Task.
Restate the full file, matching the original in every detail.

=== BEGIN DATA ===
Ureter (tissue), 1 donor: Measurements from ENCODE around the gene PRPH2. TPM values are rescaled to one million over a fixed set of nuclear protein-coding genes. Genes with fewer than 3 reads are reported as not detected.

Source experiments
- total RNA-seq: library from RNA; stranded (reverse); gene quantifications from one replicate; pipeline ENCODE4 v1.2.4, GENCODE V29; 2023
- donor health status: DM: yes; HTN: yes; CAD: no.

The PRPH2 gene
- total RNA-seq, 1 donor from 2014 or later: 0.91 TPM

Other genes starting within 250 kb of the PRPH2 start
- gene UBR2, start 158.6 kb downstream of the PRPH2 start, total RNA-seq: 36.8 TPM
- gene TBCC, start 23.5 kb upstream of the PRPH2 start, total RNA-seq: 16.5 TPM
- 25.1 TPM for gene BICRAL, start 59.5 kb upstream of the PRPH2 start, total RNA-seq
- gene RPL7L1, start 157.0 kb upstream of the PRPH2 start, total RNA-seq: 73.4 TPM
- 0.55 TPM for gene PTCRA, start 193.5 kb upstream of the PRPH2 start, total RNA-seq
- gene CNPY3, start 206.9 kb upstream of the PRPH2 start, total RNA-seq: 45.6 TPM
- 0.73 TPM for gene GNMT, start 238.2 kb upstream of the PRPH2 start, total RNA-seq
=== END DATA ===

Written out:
Ureter (tissue), 1 donor: Measurements from ENCODE around the gene PRPH2. TPM values are rescaled to one million over a fixed set of nuclear protein-coding genes. Genes with fewer than 3 reads are reported as not detected.

Source experiments
- total RNA-seq: library from RNA; stranded (reverse); gene quantifications from one replicate; pipeline ENCODE4 v1.2.4, GENCODE V29; 2023
- donor health status: DM: yes; HTN: yes; CAD: no.

The PRPH2 gene
- total RNA-seq, 1 donor from 2014 or later: 0.91 TPM

Other genes starting within 250 kb of the PRPH2 start
- gene UBR2, start 158.6 kb downstream of the PRPH2 start, total RNA-seq: 36.8 TPM
- gene TBCC, start 23.5 kb upstream of the PRPH2 start, total RNA-seq: 16.5 TPM
- 25.1 TPM for gene BICRAL, start 59.5 kb upstream of the PRPH2 start, total RNA-seq
- gene RPL7L1, start 157.0 kb upstream of the PRPH2 start, total RNA-seq: 73.4 TPM
- 0.55 TPM for gene PTCRA, start 193.5 kb upstream of the PRPH2 start, total RNA-seq
- gene CNPY3, start 206.9 kb upstream of the PRPH2 start, total RNA-seq: 45.6 TPM
- 0.73 TPM for gene GNMT, start 238.2 kb upstream of the PRPH2 start, total RNA-seq